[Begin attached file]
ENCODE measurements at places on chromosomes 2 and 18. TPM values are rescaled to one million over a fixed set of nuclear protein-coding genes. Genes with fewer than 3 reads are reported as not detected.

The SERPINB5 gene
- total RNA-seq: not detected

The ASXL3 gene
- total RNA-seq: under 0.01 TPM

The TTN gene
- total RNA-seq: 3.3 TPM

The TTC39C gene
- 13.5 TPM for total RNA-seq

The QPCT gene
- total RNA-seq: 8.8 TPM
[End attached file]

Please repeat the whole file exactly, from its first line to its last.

ENCODE measurements at places on chromosomes 2 and 18. TPM values are rescaled to one million over a fixed set of nuclear protein-coding genes. Genes with fewer than 3 reads are reported as not detected.

The SERPINB5 gene
- total RNA-seq: not detected

The ASXL3 gene
- total RNA-seq: under 0.01 TPM

The TTN gene
- total RNA-seq: 3.3 TPM

The TTC39C gene
- 13.5 TPM for total RNA-seq

The QPCT gene
- total RNA-seq: 8.8 TPM